In this study, we used an indirect approach to deriving health state utilities for patients with MBC by mapping HRQOL data using a published algorithm. The results of the indirect approach were compared with utility estimates from a previously reported vignette study of patients with MBC in order to examine potential differences between the results, which may prove important for cost-effectiveness studies.19,20
INDIRECT DERIVATION OF HEALTH STATE UTILITIES
HRQOL data was obtained from a Phase 3, open-label, two-arm, parallel, randomized, multicenter clinical trial (Phase 3 Open Label, Randomized Two-Parallel-Arm Multicenter Study of E7389 (Halaven® [eribulin] versus Xeloda® [capecitabine]; E7389-G000-301) that included 1102 patients with locally advanced MBC that had received prior anthracycline- and taxane-based therapy. Patients must have had documented evidence of progression during or after their most recent anti-cancer therapy (results published elsewhere).21
Patients were stratified at randomization by geographic region and the HER2 (human epidermal growth factor receptor 2) status of their cancer (positive, negative, or unknown) and were randomly assigned (1:1) to receive 21-day cycles of eribulin mesylate 1.4 mg/m2 (equivalent to 1.23 mg/m2 eribulin, expressed as free base) intravenously over 2–5 minutes on Days 1 and 8 (n = 554), or capecitabine 1.25 g/m2 orally twice daily on Days 1 to 14 (n = 548) as their first-line, second-line, or third-line chemotherapy for advanced/metastatic disease.21 Patients received study treatment until disease progression, unacceptable toxicity, or patient or investigator request to discontinue.21 Tumor response and disease progression were assessed with magnetic resonance imaging (MRI) or computed tomography (CT) scans, x-rays, and bone scans.
Patient-Reported Outcome (PRO) Instruments
HRQOL was assessed in the parent study using the validated cancer-specific questionnaire EORTC QLQ-C30 (Version 3.0).22-24 The EORTC QLQ-C30 consists of 30 questions addressing 5 functional scales (physical, role, cognitive, emotional, and social),9 symptom scales (fatigue, pain, nausea and vomiting, dyspnea, appetite loss, sleep disturbance, constipation, and diarrhea), and 1 global health/HRQOL scale. All scale scores for EORTC QLQ-C30 were transformed to range from 0 to 100. Higher scores in the functional scales represented a superior level of functioning and better HRQOL, whereas higher scores in the symptom scales or items represented worse symptoms/problems.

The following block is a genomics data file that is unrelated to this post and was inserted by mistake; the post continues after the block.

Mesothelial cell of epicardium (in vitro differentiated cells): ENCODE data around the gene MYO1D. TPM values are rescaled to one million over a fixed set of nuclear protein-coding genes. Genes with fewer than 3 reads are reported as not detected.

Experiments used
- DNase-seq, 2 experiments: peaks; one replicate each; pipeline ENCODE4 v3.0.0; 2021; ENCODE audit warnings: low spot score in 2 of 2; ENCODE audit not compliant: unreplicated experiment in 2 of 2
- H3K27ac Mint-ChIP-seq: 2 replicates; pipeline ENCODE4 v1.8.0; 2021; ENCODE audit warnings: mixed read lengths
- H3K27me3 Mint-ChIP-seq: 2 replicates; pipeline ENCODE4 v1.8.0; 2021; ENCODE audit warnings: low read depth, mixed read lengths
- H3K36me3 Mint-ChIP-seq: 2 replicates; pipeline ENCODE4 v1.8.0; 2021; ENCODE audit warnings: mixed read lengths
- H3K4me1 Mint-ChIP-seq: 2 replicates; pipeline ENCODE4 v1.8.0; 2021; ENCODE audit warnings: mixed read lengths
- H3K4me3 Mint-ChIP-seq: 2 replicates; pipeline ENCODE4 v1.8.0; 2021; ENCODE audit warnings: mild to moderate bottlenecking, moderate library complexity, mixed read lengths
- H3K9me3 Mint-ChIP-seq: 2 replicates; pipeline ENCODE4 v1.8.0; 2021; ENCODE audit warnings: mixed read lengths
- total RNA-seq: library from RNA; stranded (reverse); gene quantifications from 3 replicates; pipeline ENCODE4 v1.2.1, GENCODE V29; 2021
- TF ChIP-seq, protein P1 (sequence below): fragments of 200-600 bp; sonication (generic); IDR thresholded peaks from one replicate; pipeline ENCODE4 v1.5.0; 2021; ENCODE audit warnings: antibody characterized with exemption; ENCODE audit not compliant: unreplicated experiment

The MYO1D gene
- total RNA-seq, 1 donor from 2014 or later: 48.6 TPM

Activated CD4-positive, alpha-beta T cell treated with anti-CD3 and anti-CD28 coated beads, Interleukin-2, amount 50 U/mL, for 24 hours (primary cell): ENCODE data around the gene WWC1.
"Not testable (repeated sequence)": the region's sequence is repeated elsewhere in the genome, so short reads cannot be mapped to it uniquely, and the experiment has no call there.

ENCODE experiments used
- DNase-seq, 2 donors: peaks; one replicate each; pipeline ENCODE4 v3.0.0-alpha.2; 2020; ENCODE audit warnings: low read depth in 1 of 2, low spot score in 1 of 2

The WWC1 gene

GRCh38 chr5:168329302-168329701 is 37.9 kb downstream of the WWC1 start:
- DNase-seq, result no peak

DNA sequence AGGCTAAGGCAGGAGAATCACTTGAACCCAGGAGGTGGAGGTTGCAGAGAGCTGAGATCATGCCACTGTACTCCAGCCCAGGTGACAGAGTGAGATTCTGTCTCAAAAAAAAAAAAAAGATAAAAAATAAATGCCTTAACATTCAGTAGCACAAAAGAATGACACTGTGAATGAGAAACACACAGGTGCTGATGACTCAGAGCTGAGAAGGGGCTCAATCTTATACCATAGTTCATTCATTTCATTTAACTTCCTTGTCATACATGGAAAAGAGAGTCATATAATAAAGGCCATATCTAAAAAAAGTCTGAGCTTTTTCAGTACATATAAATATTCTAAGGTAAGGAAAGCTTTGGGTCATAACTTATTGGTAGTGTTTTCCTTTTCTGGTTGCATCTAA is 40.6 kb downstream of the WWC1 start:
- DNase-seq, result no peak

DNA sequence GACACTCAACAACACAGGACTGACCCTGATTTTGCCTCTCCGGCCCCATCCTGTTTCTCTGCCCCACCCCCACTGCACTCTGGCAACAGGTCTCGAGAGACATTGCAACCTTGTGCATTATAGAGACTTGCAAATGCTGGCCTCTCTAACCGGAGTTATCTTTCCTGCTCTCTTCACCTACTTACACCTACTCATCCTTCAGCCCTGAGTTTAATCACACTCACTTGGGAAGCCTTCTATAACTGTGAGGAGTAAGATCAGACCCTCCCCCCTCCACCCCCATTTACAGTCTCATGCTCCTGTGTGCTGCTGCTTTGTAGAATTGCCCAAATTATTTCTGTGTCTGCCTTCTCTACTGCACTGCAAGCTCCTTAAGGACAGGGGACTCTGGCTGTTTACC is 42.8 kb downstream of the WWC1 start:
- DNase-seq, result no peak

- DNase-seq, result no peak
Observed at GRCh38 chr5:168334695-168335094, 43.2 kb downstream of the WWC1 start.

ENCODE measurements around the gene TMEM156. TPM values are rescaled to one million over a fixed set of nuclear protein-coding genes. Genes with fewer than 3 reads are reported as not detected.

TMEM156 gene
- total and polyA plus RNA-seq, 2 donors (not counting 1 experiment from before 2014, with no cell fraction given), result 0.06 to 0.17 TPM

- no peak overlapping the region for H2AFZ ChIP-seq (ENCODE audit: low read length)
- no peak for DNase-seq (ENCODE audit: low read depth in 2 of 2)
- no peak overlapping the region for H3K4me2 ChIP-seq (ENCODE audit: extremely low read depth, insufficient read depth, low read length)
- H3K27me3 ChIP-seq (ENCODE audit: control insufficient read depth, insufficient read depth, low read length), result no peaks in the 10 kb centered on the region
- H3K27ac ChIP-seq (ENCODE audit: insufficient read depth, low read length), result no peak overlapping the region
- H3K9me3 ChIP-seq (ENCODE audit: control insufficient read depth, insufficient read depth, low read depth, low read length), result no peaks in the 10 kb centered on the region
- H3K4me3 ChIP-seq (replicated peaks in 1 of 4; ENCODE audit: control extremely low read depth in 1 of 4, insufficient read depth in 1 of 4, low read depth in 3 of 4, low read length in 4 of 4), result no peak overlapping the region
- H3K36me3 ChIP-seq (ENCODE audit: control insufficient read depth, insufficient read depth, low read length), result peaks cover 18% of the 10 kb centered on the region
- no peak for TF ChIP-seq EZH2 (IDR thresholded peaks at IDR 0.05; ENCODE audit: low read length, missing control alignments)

Questionnaires were administered at baseline, at 6 weeks, and at 3, 6, 12, 18, and 24 months, or until disease progression or initiation of other antitumor treatment (including those initiated after study termination). The initial questionnaire was completed in the clinic before randomization. Post-baseline questionnaires were completed in the clinic before any study-related procedures were administered or tumor assessment results were communicated to the patient. Patients were asked to complete questionnaires at each clinic visit, even if they had refused on the previous occasion. Questionnaires were completed without conferring with friends or relatives, and patients were instructed to complete all questions even if they considered them to be irrelevant.
Compliance with completing the HRQOL measures was ascertained from counts of completed EORTC QLQ-C30 questionnaires. Of the patients who were included in the parent study, 1062 patients (96.4%) were flagged for inclusion in the HRQOL population analysis based on baseline EORTC questionnaire completion status. Of these patients, 536 (96.8%) patients in the eribulin treatment arm and 526 (96.0%) patients who received capecitabine treatment completed the EORTC QLQ-C30 at baseline. Overall compliance for completing the EORTC questionnaires over the course of the study was ≥ 80%, except at 18 months and 24 months, when compliance fell below 80% in these limited sample sizes.
Health State Utility Derivations